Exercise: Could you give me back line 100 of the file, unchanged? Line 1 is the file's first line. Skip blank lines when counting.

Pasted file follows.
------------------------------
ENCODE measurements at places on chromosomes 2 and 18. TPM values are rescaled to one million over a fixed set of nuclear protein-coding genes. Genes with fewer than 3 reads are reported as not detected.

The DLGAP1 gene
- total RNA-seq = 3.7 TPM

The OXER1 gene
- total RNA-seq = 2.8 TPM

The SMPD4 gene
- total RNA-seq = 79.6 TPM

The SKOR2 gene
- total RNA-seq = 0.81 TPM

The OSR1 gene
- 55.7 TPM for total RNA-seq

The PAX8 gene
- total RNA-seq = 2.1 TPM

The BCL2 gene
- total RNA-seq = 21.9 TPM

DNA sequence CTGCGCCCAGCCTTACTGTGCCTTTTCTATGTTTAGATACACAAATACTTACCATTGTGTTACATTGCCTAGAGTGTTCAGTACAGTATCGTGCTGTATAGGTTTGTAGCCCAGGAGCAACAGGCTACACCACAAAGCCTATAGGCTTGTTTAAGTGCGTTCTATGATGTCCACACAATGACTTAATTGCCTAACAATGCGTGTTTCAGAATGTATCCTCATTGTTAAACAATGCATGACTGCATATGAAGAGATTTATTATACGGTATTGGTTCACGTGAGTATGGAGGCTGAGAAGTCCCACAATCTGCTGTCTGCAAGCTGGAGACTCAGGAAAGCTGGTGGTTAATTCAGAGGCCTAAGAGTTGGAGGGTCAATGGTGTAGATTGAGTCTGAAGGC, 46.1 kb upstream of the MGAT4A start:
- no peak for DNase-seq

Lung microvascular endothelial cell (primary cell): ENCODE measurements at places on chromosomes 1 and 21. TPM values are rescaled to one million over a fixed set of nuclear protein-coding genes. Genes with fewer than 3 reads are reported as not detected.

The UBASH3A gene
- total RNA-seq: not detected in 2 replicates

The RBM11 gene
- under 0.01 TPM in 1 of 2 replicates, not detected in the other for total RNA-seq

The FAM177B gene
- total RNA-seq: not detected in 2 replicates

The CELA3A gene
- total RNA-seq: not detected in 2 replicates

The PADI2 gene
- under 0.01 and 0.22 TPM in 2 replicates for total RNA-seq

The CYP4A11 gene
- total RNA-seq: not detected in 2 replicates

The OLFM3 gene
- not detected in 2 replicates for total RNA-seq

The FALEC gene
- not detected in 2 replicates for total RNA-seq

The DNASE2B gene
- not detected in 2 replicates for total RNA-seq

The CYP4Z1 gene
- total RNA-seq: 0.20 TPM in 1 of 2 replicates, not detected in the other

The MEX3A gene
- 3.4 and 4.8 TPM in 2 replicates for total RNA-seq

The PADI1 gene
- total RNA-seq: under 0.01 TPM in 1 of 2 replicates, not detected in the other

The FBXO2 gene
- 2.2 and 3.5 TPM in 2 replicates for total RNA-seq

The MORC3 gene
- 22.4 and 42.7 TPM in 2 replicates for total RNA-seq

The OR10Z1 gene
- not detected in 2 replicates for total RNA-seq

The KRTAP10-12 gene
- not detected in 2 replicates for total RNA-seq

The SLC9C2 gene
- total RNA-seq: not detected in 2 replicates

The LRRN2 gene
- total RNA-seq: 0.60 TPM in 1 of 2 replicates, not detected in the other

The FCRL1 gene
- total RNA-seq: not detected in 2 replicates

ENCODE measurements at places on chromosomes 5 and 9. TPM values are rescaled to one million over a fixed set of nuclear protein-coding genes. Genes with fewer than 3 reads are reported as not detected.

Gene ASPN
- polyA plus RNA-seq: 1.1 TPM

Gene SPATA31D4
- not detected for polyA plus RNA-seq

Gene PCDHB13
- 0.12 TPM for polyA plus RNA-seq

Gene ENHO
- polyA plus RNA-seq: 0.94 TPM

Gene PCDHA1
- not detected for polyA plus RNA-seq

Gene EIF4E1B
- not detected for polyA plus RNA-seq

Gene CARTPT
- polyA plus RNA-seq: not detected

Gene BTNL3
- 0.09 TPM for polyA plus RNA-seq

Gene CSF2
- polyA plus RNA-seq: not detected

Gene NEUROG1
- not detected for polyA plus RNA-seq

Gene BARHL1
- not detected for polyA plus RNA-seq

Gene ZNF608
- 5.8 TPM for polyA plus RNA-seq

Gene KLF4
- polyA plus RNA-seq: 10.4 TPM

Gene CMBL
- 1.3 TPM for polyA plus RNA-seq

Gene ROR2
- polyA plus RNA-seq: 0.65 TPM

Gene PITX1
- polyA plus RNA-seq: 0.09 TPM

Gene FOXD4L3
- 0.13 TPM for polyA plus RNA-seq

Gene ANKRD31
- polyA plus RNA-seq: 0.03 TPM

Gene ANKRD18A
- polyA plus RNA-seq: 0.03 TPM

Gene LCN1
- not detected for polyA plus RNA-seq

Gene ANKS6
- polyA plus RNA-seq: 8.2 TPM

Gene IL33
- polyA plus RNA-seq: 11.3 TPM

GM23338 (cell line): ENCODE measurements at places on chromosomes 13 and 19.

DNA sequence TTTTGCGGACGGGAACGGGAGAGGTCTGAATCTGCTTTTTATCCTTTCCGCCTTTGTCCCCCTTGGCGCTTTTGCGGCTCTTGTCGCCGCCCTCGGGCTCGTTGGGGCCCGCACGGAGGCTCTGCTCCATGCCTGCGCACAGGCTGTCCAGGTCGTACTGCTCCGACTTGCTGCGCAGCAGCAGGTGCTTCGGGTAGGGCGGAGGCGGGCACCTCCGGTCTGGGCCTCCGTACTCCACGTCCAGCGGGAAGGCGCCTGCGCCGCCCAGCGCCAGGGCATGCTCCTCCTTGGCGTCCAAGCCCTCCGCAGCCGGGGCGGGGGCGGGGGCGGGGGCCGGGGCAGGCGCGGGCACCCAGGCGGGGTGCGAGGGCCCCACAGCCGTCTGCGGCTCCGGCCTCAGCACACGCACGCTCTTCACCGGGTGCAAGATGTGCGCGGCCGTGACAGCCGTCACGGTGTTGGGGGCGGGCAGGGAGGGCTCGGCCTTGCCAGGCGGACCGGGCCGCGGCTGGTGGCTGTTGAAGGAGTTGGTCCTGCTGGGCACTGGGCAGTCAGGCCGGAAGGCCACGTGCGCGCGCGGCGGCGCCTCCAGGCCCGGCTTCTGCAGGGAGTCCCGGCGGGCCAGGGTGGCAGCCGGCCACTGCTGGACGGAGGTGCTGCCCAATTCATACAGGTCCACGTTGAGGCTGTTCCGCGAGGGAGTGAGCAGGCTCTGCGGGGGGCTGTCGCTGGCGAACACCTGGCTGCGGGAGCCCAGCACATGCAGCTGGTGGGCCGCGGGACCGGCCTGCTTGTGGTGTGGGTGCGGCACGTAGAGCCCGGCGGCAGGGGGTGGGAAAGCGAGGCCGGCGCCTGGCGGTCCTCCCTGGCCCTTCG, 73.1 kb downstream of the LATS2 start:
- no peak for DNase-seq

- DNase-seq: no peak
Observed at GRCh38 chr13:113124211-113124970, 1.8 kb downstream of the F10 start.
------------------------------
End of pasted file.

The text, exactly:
Gene IL33